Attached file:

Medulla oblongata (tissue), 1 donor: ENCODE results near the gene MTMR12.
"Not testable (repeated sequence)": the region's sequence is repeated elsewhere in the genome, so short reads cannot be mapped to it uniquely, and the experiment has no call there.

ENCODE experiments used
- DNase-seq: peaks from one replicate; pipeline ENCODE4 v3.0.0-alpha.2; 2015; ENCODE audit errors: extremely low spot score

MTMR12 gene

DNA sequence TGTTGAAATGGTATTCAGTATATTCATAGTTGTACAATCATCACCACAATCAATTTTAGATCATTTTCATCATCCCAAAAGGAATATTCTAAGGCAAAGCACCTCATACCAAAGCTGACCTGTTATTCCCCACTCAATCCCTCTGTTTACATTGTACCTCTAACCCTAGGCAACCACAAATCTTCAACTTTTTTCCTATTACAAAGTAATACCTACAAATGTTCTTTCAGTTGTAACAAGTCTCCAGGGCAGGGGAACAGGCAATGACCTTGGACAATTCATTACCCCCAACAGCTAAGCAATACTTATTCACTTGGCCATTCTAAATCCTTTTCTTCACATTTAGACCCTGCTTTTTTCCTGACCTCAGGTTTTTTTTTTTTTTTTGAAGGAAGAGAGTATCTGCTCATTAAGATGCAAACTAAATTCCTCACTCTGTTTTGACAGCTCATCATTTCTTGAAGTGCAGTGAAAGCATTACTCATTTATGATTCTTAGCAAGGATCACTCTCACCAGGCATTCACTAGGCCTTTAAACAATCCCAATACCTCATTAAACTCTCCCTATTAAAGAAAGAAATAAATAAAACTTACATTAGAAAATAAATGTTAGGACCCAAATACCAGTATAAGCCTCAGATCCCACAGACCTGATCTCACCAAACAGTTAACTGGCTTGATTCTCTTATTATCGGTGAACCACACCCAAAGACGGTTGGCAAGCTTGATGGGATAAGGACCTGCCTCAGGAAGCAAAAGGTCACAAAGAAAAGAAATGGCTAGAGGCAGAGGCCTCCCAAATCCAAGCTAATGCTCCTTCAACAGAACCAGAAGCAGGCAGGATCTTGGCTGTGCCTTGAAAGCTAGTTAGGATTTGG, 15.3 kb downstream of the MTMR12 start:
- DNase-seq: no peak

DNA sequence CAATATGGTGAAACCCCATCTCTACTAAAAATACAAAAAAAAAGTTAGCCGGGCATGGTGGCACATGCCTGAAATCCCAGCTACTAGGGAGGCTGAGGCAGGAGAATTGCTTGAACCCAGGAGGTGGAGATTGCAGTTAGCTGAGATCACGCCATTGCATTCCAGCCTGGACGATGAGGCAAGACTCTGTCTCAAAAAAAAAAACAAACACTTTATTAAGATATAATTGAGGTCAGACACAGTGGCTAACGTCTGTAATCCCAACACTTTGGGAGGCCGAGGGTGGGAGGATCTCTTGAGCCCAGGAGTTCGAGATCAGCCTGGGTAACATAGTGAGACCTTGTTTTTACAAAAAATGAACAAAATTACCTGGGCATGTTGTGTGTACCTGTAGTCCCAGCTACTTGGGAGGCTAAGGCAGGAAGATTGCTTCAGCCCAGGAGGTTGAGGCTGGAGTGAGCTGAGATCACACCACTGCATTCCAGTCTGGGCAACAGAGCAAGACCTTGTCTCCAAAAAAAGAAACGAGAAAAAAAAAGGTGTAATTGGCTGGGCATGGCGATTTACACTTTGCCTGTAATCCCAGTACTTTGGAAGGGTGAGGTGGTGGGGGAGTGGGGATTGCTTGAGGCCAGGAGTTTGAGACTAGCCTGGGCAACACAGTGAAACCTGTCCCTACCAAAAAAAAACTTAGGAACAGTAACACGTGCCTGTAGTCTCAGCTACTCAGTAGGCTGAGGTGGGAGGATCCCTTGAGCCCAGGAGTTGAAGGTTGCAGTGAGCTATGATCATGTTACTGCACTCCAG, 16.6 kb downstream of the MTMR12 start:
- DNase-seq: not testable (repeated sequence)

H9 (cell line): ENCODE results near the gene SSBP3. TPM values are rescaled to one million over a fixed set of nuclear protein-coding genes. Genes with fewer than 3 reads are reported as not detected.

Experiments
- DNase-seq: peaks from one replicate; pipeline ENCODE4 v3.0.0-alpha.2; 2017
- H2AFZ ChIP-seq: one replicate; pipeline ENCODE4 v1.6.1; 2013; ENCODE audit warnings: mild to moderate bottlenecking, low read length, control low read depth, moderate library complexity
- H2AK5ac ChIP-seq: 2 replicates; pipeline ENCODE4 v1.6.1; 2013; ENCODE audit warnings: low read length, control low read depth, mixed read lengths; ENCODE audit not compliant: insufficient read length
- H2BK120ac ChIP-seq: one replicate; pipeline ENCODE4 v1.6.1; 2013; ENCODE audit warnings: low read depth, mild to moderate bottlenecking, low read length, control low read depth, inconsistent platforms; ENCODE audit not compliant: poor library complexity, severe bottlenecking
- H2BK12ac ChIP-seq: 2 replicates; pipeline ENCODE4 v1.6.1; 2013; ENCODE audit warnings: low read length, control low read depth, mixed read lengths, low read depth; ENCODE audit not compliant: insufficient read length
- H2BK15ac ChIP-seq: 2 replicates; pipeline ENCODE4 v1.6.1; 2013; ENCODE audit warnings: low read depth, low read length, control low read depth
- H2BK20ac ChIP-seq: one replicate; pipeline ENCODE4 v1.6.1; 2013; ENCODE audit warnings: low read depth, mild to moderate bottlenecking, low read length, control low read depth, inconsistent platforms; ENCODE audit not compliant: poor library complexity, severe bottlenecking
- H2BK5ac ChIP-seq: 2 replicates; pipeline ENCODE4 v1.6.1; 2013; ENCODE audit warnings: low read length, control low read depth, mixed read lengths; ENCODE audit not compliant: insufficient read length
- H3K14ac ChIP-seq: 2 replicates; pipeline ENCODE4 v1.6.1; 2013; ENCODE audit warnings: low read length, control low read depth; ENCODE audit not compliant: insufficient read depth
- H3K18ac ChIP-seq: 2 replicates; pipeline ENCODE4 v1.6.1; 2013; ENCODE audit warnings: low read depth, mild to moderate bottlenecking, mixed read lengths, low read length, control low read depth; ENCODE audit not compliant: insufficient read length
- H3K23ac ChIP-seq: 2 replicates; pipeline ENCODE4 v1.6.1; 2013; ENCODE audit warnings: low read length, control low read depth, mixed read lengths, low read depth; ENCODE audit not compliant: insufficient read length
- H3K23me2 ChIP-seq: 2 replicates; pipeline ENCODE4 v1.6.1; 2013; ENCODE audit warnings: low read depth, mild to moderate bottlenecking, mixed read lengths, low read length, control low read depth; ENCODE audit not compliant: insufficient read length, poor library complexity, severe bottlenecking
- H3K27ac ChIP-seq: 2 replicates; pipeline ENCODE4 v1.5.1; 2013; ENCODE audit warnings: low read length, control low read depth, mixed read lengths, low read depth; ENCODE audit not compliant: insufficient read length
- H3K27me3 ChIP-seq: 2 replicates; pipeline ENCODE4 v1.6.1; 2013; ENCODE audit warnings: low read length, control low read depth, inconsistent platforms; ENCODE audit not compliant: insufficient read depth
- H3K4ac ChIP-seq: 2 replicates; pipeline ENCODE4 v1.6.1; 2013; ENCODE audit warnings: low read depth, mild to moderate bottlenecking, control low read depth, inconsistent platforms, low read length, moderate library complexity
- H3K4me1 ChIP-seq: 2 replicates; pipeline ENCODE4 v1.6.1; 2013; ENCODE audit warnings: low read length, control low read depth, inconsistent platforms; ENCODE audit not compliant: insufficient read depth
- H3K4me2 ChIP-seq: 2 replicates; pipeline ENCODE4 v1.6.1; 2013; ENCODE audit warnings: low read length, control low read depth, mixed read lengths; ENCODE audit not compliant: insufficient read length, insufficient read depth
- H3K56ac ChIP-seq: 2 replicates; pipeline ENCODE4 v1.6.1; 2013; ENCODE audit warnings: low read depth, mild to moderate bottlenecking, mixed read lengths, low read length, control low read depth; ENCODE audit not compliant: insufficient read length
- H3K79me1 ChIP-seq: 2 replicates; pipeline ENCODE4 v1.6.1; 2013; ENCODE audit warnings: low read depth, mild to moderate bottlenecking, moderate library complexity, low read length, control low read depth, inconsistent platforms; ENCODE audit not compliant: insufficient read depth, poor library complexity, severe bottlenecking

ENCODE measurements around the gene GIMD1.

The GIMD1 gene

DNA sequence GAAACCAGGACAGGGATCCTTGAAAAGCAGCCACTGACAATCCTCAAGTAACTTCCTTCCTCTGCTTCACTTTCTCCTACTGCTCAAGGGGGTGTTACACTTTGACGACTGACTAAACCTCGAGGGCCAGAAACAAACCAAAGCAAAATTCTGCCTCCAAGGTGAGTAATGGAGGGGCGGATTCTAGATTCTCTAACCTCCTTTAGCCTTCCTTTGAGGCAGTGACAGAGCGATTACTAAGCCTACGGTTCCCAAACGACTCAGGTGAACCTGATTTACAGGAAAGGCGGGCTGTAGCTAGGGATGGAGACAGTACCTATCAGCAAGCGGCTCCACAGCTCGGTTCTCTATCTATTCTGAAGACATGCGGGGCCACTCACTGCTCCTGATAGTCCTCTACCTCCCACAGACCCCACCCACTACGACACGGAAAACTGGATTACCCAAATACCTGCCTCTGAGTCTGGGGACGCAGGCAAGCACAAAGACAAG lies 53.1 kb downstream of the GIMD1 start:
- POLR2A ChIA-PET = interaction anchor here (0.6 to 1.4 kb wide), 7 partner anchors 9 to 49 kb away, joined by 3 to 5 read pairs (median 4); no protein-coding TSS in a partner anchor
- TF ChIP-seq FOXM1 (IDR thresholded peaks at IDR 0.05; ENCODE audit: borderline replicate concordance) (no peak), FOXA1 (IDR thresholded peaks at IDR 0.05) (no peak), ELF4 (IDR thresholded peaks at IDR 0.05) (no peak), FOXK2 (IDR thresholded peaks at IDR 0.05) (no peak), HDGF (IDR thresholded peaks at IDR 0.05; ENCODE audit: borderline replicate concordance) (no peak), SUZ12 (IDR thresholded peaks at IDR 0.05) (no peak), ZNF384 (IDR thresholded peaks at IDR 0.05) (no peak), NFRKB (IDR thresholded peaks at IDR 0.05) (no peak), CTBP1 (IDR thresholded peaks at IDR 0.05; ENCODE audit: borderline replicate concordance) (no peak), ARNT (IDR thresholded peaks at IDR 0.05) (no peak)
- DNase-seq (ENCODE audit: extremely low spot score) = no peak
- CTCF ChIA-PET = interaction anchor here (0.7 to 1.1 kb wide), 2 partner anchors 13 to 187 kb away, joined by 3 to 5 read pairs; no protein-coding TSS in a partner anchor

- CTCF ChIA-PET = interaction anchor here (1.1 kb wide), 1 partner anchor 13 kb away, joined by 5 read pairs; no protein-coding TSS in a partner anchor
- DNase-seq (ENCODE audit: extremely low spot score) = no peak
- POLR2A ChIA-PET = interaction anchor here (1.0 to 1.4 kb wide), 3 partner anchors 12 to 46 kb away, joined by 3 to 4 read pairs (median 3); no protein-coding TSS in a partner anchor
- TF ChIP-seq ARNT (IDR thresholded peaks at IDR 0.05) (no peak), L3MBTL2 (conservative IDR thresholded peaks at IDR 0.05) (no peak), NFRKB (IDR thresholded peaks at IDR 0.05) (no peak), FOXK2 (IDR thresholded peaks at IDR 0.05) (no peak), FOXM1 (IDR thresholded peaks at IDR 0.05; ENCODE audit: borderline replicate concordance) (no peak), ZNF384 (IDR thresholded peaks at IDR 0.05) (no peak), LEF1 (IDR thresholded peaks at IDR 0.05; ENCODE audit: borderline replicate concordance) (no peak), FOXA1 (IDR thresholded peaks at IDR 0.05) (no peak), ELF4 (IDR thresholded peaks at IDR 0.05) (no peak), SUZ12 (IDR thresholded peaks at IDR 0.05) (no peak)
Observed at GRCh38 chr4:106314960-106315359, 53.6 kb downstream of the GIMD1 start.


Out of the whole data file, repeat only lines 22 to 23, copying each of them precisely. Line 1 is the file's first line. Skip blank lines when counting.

- H3K23ac ChIP-seq: 2 replicates; pipeline ENCODE4 v1.6.1; 2013; ENCODE audit warnings: low read length, control low read depth, mixed read lengths, low read depth; ENCODE audit not compliant: insufficient read length
- H3K23me2 ChIP-seq: 2 replicates; pipeline ENCODE4 v1.6.1; 2013; ENCODE audit warnings: low read depth, mild to moderate bottlenecking, mixed read lengths, low read length, control low read depth; ENCODE audit not compliant: insufficient read length, poor library complexity, severe bottlenecking